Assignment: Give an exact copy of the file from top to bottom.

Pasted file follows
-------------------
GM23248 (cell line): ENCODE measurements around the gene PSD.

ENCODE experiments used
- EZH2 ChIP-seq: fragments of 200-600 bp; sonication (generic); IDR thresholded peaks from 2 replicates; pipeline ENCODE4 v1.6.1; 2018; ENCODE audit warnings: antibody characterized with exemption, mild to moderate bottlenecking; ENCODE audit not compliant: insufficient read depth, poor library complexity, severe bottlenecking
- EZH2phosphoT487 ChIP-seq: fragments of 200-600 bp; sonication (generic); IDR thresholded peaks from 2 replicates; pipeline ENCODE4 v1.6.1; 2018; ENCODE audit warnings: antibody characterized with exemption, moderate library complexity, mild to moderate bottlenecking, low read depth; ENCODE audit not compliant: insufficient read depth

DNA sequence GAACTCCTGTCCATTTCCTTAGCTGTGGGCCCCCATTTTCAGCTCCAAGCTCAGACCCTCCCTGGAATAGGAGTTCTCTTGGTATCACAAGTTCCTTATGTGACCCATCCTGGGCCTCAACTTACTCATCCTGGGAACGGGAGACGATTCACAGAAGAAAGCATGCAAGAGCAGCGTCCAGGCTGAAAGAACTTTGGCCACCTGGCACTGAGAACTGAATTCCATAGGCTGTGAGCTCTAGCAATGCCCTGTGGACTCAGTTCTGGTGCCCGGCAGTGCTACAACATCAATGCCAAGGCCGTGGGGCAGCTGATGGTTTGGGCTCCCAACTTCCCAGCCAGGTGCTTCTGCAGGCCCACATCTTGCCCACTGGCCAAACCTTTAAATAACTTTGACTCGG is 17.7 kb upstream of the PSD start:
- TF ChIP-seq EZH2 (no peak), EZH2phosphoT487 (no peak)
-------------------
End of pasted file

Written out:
GM23248 (cell line): ENCODE measurements around the gene PSD.

ENCODE experiments used
- EZH2 ChIP-seq: fragments of 200-600 bp; sonication (generic); IDR thresholded peaks from 2 replicates; pipeline ENCODE4 v1.6.1; 2018; ENCODE audit warnings: antibody characterized with exemption, mild to moderate bottlenecking; ENCODE audit not compliant: insufficient read depth, poor library complexity, severe bottlenecking
- EZH2phosphoT487 ChIP-seq: fragments of 200-600 bp; sonication (generic); IDR thresholded peaks from 2 replicates; pipeline ENCODE4 v1.6.1; 2018; ENCODE audit warnings: antibody characterized with exemption, moderate library complexity, mild to moderate bottlenecking, low read depth; ENCODE audit not compliant: insufficient read depth

DNA sequence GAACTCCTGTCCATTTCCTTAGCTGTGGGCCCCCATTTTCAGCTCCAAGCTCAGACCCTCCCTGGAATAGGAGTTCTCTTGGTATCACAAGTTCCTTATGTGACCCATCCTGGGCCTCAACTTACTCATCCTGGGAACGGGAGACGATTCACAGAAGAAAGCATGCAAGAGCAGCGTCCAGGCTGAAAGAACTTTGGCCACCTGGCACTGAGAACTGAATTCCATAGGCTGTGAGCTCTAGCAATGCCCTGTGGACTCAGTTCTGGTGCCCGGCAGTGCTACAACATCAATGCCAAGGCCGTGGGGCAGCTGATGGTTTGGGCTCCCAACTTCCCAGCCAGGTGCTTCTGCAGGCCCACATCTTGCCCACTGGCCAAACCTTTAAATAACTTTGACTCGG is 17.7 kb upstream of the PSD start:
- TF ChIP-seq EZH2 (no peak), EZH2phosphoT487 (no peak)